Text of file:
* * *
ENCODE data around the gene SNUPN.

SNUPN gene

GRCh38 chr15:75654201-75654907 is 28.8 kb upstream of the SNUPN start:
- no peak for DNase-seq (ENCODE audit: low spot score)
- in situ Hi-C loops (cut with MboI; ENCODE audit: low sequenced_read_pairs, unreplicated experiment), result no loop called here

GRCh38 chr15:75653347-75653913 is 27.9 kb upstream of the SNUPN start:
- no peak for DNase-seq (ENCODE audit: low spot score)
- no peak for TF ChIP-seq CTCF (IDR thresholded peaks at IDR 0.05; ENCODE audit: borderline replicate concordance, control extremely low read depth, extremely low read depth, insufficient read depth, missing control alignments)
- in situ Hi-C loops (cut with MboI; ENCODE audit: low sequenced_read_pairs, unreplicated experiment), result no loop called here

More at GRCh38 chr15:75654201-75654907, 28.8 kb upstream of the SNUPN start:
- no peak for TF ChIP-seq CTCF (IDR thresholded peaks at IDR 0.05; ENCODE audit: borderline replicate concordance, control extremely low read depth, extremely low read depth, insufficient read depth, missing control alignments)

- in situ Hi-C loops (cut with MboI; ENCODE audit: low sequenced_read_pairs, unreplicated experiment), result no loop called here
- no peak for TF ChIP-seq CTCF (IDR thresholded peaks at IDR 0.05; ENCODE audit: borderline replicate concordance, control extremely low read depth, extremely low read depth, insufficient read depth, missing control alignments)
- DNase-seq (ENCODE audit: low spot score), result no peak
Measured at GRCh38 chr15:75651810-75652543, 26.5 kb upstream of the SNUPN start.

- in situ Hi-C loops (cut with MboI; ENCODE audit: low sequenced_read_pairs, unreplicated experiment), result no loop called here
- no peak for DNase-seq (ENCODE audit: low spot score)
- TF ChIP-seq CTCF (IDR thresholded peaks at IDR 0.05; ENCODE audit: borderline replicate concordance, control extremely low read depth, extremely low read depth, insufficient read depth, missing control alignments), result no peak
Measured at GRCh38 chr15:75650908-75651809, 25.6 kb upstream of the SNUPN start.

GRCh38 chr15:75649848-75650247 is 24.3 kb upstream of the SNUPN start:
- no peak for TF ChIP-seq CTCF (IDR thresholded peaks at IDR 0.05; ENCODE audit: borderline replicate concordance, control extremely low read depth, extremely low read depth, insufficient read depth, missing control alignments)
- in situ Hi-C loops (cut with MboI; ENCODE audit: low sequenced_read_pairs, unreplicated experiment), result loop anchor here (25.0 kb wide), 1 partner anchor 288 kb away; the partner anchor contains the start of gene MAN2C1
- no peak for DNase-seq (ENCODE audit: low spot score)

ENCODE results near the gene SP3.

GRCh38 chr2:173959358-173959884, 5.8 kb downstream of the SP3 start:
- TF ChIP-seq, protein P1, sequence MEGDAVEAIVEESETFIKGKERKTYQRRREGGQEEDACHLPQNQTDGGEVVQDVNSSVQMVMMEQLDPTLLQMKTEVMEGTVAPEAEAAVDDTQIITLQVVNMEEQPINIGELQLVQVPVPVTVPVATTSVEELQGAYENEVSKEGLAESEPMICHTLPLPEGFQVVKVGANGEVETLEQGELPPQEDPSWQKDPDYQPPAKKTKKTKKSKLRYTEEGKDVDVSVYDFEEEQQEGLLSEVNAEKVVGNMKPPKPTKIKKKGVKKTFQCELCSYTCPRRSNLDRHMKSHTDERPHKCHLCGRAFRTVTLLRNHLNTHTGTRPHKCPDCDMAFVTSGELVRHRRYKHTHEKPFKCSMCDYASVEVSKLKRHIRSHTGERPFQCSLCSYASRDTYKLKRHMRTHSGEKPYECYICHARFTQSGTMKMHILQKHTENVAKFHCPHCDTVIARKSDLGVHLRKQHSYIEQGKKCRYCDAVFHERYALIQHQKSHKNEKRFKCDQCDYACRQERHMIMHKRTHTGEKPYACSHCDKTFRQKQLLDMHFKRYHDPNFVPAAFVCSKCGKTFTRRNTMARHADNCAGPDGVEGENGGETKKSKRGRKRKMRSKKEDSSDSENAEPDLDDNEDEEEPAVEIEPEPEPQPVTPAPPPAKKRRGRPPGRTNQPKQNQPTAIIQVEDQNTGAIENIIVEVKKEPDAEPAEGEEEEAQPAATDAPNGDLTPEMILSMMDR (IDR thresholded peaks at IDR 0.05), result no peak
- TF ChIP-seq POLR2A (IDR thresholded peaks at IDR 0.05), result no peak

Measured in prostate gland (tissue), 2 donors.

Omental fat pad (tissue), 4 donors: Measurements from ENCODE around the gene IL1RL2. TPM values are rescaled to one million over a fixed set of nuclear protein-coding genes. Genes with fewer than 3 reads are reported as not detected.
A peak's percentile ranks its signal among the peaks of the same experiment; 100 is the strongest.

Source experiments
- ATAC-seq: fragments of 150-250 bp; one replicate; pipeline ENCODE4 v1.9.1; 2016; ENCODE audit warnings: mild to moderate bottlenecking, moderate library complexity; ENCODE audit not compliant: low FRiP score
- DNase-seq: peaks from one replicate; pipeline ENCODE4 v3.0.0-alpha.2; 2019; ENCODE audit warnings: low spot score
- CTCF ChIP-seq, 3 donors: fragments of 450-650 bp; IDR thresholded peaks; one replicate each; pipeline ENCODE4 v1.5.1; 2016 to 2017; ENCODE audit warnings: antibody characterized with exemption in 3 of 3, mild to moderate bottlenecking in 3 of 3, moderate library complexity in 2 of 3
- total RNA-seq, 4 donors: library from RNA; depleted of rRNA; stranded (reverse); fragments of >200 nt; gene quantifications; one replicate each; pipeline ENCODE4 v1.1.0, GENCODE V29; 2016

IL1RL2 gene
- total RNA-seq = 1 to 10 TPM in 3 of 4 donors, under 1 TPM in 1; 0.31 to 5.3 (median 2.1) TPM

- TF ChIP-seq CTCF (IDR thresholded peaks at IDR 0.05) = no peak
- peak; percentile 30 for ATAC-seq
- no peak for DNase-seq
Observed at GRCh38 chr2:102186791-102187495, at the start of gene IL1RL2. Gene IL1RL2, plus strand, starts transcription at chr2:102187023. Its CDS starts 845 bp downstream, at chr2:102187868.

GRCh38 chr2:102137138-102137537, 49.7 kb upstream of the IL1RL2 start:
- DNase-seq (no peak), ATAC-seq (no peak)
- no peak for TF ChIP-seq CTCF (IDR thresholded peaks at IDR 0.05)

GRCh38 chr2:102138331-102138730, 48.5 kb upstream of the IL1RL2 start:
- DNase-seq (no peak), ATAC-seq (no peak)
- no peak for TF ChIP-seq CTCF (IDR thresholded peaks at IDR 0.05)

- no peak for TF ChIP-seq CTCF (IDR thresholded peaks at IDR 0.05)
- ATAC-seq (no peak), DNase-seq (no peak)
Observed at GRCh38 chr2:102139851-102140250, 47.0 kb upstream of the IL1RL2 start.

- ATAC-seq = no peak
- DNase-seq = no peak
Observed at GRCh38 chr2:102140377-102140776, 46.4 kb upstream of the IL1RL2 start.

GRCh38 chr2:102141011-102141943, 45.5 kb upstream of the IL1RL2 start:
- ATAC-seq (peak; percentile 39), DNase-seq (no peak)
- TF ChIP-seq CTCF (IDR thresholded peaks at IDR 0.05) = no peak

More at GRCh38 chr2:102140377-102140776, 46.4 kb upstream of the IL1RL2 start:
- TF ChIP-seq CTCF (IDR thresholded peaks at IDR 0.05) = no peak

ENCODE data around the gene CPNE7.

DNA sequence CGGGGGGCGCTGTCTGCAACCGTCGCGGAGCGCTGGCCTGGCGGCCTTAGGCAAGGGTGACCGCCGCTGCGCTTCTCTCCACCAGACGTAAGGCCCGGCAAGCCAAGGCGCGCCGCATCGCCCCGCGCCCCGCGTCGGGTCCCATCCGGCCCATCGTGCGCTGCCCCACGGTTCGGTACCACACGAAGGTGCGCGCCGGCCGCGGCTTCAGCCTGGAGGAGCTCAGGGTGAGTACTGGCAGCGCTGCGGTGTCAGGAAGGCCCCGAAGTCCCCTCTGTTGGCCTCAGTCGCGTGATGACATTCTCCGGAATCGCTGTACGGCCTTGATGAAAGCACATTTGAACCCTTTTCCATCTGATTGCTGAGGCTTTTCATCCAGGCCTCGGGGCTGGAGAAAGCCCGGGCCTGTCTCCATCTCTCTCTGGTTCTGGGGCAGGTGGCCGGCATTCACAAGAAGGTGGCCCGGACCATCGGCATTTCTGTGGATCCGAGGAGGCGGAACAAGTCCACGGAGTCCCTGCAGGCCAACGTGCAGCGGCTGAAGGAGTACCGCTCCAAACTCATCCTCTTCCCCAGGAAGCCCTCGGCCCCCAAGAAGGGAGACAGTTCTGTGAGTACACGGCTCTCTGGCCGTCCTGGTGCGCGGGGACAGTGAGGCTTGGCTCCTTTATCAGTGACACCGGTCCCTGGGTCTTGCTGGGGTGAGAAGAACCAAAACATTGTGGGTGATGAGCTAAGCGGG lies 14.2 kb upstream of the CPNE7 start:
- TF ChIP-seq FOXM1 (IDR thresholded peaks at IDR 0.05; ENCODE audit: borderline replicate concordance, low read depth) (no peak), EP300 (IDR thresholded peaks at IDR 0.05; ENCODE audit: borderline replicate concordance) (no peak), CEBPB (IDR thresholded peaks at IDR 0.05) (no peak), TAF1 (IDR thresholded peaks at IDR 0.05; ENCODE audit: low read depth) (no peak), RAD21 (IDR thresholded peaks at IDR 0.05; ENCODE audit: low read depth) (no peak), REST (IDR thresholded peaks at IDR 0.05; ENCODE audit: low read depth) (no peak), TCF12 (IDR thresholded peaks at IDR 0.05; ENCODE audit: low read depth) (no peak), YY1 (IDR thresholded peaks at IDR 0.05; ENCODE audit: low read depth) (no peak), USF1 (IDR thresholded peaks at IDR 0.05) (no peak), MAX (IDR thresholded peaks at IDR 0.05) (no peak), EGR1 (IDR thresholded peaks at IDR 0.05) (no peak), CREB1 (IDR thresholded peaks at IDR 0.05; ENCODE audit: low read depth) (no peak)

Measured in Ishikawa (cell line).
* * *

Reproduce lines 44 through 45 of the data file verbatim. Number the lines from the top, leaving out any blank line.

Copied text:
- no peak for TF ChIP-seq CTCF (IDR thresholded peaks at IDR 0.05)

GRCh38 chr2:102138331-102138730, 48.5 kb upstream of the IL1RL2 start: